The film sets its satiric sights on a pretty familiar target: Family dysfunction in a contemporary American brood. Dad is distant, Mom is unfaithful, the daughter is promiscuous, and the son is a religious zealot. The stereotypes are drawn in very broad strokes as the movie begins. From the get-go, the film wants to paint an extremely dark portrait of Americana from a delightful theme song to a surprisingly bleak opening scene. But when a freak accident occurs, it unsettles the disconnected complacency of the clan and may just put them on the road to salvation. When the screenplay stays focused on the family, you can really see the strength in the work.
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2 of 3 people found the following review helpful
4.0 out of 5 stars Black Comedy Time August 29, 2012
Format:DVD|Verified Purchase
Black comedy time! This one, presented at the 2010 Seattle International Film Festival and first reviewed by Yours Truly in June of that year, features a classically dysfunctional family: the father, a mildly frustrated mid-level manager, living in a house he can't afford; the mother, a bored do-gooder using her mother's wealth to provide her with a home and charitable projects; the daughter, a Goth teenager who talks a good game but may not be quite as tough as she sounds; the son, a gun enthusiast entertaining thoughts of suicide. This family has actually been fired by a family counselor.

Here's a roster of the actors:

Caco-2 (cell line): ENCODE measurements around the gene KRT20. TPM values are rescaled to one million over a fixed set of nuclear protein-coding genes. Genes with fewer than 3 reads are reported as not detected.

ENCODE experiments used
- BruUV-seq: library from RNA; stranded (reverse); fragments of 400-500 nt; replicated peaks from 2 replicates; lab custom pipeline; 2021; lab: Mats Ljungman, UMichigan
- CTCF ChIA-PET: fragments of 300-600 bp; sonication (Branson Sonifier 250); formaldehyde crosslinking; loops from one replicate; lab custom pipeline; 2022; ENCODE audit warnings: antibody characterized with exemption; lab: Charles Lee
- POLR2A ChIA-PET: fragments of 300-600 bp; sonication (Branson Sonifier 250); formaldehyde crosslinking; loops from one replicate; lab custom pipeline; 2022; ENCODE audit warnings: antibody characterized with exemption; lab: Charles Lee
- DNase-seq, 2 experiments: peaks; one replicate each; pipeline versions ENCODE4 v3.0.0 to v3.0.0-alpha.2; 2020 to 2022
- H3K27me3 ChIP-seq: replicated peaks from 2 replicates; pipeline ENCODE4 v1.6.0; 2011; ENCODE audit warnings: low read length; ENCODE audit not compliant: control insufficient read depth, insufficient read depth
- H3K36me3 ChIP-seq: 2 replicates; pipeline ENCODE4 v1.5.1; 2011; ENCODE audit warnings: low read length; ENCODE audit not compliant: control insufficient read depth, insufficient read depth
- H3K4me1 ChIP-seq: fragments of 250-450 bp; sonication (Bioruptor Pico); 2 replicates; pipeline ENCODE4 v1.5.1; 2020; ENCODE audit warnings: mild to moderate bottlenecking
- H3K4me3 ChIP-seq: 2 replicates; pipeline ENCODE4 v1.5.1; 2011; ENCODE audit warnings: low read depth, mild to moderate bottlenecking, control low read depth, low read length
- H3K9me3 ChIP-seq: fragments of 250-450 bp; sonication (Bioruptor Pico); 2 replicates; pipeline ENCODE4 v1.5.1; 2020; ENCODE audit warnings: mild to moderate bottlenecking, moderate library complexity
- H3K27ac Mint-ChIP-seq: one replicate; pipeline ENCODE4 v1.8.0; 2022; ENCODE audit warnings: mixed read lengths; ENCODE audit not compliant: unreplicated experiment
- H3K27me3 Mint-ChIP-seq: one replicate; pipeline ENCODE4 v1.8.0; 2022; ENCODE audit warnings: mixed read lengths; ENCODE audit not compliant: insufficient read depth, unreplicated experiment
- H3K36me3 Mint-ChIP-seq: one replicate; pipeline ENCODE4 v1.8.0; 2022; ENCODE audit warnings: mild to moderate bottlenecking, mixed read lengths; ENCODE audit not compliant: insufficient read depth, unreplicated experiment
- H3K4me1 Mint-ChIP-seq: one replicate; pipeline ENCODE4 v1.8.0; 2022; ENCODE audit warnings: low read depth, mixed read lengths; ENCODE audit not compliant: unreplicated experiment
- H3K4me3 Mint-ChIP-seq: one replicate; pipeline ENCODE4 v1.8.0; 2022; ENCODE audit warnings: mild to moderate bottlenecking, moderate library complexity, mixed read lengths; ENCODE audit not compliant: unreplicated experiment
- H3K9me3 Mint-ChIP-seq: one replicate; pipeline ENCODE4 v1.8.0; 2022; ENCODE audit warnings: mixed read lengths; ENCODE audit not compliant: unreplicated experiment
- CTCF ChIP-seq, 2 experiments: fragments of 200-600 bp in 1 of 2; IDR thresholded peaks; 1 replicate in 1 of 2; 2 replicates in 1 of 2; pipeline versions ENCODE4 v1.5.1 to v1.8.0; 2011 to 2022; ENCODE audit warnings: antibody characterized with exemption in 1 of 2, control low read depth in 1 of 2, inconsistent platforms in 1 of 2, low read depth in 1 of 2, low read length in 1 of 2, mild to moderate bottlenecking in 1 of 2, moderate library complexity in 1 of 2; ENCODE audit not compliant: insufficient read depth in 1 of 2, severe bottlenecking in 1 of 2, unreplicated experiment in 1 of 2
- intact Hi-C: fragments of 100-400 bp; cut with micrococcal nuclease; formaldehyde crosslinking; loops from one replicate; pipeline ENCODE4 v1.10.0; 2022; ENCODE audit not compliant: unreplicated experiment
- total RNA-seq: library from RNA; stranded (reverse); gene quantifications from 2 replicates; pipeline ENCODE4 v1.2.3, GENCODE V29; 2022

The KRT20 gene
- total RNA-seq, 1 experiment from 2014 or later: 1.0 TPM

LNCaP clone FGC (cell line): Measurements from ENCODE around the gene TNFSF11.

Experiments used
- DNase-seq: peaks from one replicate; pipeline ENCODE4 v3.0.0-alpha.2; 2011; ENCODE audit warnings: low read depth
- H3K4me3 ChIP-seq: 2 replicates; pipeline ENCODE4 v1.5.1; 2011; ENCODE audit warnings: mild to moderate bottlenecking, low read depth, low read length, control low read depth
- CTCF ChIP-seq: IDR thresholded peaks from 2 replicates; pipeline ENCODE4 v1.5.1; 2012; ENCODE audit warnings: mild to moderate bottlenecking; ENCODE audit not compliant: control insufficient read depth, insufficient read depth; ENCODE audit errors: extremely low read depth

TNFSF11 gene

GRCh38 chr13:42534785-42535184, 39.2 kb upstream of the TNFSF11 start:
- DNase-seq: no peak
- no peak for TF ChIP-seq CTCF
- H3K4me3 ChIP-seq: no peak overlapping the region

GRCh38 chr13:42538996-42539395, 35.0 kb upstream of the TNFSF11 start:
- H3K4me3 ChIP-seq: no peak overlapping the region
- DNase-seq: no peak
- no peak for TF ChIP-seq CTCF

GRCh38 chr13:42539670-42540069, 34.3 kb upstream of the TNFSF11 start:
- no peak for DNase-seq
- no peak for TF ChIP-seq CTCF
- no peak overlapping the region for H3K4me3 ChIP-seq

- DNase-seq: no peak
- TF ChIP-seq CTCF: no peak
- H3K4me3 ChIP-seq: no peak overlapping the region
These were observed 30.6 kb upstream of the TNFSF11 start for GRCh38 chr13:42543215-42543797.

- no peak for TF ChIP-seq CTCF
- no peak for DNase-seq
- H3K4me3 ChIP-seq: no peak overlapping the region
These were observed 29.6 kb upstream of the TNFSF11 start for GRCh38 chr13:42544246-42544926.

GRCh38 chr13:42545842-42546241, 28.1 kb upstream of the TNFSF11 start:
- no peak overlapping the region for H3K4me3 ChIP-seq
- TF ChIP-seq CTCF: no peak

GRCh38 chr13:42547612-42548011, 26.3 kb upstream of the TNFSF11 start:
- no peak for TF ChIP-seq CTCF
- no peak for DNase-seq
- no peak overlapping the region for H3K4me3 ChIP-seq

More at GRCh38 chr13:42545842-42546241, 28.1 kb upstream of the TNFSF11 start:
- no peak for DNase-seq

* Dermot Mulroney ("Flash of Genius") is Dad, disheartened by his wife, confused by his daughter, and alarmed by his son's propensity for guns.
* Hope Davis ("Charlie Bartlett") is Mom, nursing an active hatred for her OWN mother, and having a wild fling with a neighbor.
* Brittany Robertson ("Cherry") is the daughter; does that classmate's Mohawk have to be quite so purple and quite so tall?
* Max Thieriot ("Chloe") is the son, trying to be a tough guy for the Lord.
* Keith Carradine ("Nashville") is their minister, who sees their son's marksmanship as a God-given talent.
* Chi McBride ("Pushing Daisies") is the randy neighbor whose enthusiastic lovemaking causes a life-changing accident.
* Jane Seymour ("Wedding Crashers") the world's worst mother/mother-in-law/grandmother.

Mom suffers a brain injury during a zesty tryst with a neighbor. When she awakens from her coma, she can only remember her husband and their early happy courtship and marriage. As family members try to adjust, they slowly come to realize that there just might be a second chance here.